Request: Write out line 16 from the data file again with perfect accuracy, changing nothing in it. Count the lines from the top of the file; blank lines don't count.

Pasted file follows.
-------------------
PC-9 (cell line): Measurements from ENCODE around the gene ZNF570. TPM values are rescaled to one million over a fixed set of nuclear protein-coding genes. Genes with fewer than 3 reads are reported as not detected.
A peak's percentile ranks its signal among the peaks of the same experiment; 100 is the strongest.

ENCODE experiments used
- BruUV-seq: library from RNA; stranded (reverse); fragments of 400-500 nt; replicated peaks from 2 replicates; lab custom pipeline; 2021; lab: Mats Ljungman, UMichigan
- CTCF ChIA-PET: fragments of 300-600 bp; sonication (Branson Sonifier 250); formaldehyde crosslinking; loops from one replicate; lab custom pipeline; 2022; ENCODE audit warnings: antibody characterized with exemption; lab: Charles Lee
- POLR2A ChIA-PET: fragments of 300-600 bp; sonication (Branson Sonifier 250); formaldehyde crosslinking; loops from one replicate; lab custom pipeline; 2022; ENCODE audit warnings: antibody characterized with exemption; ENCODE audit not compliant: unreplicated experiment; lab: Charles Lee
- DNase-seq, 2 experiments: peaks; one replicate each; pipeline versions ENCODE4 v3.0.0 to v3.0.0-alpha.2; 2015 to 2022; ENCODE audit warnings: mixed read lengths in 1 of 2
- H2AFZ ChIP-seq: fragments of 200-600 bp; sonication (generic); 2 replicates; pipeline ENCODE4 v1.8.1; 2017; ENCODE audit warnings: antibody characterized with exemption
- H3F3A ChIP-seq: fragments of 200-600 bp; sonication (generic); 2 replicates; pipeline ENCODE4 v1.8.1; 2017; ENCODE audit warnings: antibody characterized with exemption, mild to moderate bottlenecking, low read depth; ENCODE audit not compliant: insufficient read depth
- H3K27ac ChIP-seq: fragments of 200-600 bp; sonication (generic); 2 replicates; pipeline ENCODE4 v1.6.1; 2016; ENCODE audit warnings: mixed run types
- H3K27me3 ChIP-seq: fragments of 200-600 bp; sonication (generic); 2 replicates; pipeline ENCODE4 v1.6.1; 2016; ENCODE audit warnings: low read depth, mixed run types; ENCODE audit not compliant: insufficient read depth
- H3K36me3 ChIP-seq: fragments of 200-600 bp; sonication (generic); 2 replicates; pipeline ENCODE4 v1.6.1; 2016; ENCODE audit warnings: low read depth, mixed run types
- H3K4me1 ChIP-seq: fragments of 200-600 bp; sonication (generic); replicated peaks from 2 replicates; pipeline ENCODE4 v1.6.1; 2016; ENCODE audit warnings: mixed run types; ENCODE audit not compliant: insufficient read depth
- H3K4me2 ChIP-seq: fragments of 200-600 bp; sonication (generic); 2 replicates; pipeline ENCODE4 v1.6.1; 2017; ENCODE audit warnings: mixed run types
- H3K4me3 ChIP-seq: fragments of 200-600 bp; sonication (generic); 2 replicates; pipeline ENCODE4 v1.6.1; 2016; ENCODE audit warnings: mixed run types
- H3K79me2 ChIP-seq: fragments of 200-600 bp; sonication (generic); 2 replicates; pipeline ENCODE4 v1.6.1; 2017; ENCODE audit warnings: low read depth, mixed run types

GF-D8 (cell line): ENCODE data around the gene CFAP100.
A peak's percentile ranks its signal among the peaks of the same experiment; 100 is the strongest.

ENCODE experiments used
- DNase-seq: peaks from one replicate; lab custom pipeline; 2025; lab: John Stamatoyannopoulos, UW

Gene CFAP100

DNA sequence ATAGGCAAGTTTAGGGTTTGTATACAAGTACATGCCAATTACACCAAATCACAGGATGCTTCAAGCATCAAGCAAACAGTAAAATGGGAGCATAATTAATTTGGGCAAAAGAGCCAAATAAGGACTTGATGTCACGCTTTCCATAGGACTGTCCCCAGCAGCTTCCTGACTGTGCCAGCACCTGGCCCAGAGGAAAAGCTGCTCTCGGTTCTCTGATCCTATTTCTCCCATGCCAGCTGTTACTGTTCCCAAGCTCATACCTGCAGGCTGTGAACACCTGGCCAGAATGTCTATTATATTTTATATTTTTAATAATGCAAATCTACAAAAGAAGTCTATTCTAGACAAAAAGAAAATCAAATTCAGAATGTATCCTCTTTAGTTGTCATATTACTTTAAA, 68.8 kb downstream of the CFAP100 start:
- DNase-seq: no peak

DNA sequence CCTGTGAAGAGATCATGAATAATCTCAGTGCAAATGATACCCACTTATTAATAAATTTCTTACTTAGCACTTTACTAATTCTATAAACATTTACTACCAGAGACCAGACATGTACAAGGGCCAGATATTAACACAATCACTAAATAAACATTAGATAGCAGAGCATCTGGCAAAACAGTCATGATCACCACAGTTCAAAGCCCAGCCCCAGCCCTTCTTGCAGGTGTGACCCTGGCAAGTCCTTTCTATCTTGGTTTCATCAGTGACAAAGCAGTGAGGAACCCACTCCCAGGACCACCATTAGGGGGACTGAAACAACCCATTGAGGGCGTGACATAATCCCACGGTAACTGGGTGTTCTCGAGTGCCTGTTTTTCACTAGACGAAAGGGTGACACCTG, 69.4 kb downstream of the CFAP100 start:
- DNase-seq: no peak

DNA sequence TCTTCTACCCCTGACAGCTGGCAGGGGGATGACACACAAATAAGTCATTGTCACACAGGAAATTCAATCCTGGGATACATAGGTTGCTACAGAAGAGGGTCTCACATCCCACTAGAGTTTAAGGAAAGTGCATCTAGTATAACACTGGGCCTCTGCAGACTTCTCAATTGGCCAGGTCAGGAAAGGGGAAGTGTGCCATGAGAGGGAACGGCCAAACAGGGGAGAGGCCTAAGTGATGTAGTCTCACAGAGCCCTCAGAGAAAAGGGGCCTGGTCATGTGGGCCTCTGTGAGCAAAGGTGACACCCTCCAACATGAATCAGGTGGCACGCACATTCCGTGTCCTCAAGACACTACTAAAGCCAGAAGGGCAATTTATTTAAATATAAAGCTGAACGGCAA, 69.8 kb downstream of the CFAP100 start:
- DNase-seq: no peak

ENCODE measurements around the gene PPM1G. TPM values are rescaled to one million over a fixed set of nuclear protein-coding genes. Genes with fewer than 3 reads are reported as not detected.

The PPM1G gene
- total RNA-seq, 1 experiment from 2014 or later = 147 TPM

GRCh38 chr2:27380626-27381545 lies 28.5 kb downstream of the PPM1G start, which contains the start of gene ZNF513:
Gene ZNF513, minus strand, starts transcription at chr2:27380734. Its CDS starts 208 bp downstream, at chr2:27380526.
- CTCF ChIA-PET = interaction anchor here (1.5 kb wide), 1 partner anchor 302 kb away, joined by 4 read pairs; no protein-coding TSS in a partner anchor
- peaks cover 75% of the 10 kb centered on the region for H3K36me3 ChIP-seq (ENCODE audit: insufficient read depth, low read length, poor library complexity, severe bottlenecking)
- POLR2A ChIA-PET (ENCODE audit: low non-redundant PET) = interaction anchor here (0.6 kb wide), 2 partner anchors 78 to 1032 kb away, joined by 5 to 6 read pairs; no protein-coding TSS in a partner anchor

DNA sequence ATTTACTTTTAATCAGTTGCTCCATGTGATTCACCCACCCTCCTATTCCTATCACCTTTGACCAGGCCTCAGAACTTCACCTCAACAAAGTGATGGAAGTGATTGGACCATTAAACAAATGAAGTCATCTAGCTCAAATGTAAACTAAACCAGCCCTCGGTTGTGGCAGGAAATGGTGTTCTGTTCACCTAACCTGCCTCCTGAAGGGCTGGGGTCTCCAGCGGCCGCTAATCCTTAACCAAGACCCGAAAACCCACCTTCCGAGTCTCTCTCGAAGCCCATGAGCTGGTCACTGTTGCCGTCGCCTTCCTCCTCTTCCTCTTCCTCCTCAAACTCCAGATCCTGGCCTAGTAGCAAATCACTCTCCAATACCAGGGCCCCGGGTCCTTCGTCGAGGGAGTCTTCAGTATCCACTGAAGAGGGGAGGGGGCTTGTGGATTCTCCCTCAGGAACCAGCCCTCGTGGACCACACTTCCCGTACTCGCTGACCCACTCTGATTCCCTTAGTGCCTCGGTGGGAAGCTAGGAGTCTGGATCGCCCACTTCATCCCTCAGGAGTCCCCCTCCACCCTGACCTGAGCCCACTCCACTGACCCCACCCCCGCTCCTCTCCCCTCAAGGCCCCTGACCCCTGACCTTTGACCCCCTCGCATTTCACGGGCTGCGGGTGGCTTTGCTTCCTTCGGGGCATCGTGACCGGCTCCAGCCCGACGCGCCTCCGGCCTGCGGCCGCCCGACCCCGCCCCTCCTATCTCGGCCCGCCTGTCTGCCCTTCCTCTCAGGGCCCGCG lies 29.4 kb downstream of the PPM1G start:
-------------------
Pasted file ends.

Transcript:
- H3K79me2 ChIP-seq: fragments of 200-600 bp; sonication (generic); 2 replicates; pipeline ENCODE4 v1.6.1; 2017; ENCODE audit warnings: low read depth, mixed run types